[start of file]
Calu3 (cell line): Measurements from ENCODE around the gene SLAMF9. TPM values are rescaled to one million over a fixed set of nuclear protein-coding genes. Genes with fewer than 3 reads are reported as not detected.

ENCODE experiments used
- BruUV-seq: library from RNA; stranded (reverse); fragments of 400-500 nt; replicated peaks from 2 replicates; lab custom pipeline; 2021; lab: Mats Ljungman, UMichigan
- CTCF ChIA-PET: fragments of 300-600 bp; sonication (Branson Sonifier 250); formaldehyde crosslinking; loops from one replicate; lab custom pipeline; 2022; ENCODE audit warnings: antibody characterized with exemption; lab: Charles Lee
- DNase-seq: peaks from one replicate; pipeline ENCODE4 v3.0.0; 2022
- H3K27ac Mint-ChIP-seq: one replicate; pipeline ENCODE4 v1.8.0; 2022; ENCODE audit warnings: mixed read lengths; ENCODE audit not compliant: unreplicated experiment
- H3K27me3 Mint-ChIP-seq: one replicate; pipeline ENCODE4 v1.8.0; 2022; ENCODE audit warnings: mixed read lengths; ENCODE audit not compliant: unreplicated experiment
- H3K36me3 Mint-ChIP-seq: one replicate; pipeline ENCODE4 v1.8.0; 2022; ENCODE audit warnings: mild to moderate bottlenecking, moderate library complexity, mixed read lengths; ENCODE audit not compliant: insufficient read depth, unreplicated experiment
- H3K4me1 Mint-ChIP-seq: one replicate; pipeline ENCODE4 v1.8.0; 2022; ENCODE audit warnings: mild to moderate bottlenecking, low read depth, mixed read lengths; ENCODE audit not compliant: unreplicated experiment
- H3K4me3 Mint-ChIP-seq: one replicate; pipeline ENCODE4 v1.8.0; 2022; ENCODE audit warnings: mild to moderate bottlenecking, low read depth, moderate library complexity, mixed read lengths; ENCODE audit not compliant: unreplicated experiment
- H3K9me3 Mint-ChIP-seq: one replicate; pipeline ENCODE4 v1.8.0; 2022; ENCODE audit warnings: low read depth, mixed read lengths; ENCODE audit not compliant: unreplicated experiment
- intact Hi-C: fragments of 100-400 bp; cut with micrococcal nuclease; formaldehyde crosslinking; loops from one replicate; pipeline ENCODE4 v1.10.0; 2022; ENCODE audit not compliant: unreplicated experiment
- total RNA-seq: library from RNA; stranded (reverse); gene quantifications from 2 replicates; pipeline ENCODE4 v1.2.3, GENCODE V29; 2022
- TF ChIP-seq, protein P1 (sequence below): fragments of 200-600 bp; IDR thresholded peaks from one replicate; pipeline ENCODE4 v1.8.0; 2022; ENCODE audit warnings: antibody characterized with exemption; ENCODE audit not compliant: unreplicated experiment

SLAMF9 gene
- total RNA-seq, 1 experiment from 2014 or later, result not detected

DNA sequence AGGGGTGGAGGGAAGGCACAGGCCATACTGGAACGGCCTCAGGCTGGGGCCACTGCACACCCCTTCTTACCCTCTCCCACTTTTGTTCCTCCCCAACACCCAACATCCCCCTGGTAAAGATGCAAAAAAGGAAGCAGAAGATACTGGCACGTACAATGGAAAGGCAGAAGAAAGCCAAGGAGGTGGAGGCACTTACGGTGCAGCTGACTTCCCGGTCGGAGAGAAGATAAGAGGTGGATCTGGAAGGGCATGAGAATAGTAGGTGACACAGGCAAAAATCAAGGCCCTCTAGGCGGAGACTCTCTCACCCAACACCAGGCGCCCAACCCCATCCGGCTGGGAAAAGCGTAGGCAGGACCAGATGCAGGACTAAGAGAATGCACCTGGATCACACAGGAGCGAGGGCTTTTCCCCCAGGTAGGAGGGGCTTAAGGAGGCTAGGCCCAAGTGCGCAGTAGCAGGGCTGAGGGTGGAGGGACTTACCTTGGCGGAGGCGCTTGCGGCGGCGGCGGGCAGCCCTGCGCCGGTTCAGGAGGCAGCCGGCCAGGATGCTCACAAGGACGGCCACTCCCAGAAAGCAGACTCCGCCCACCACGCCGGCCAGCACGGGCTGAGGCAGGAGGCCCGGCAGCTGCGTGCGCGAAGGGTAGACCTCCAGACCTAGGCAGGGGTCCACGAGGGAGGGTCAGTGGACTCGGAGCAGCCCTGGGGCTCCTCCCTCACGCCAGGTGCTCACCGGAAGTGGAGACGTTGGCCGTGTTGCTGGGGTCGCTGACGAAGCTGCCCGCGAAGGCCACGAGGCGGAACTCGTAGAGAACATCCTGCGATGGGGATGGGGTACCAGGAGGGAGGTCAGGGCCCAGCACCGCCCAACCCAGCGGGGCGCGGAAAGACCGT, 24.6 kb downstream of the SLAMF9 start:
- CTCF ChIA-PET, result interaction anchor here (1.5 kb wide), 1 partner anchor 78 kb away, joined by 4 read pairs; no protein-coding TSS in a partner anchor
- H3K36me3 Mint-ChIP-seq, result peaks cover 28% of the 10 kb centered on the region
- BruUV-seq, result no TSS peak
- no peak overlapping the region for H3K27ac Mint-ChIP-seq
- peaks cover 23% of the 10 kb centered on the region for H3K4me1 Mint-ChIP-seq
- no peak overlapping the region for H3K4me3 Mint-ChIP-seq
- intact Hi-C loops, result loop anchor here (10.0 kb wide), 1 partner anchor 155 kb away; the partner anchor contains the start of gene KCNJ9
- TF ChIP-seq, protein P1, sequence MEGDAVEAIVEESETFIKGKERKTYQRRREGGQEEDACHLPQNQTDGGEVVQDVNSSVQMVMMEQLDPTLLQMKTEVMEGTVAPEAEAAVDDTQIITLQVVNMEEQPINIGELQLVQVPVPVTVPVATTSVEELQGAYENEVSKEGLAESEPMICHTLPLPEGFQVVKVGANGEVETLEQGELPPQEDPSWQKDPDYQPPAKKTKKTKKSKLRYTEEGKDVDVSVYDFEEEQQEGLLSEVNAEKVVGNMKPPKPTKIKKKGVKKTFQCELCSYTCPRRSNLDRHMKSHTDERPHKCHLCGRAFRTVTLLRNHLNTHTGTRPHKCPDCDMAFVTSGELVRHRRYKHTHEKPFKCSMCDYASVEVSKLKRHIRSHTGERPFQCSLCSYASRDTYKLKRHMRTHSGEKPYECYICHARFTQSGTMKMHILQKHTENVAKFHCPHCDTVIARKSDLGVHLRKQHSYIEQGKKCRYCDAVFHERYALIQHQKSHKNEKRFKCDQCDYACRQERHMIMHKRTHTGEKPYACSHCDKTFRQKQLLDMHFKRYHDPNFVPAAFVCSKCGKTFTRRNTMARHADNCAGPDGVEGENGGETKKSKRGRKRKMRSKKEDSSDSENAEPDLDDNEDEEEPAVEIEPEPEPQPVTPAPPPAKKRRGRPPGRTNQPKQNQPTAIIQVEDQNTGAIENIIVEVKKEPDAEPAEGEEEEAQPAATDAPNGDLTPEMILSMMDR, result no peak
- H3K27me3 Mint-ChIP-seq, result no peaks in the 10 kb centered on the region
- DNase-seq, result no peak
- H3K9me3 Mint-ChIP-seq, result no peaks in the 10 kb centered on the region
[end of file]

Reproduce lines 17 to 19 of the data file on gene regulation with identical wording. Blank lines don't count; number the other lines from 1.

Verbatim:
DNA sequence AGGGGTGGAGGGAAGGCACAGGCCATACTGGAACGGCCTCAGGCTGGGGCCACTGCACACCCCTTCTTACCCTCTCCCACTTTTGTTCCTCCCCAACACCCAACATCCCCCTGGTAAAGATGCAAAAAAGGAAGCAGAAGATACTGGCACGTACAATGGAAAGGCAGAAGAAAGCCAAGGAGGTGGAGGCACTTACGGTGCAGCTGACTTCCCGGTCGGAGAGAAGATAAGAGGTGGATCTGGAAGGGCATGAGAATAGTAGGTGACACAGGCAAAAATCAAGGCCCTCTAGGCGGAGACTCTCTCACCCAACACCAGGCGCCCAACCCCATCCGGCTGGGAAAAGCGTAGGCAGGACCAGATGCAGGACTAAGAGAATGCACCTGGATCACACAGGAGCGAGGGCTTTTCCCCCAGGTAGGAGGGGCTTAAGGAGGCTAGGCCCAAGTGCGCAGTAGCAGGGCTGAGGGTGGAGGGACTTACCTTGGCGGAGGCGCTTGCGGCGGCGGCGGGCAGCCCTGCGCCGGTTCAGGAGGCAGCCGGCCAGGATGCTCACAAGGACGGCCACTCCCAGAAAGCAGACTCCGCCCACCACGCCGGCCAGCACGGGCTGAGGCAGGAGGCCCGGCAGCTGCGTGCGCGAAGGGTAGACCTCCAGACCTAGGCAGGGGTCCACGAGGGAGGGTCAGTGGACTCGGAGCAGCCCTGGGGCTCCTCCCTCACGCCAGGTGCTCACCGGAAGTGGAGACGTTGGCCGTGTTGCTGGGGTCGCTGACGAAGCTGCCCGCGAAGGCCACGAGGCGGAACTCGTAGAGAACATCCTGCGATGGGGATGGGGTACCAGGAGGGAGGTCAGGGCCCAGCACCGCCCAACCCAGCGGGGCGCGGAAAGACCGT, 24.6 kb downstream of the SLAMF9 start:
- CTCF ChIA-PET, result interaction anchor here (1.5 kb wide), 1 partner anchor 78 kb away, joined by 4 read pairs; no protein-coding TSS in a partner anchor
- H3K36me3 Mint-ChIP-seq, result peaks cover 28% of the 10 kb centered on the region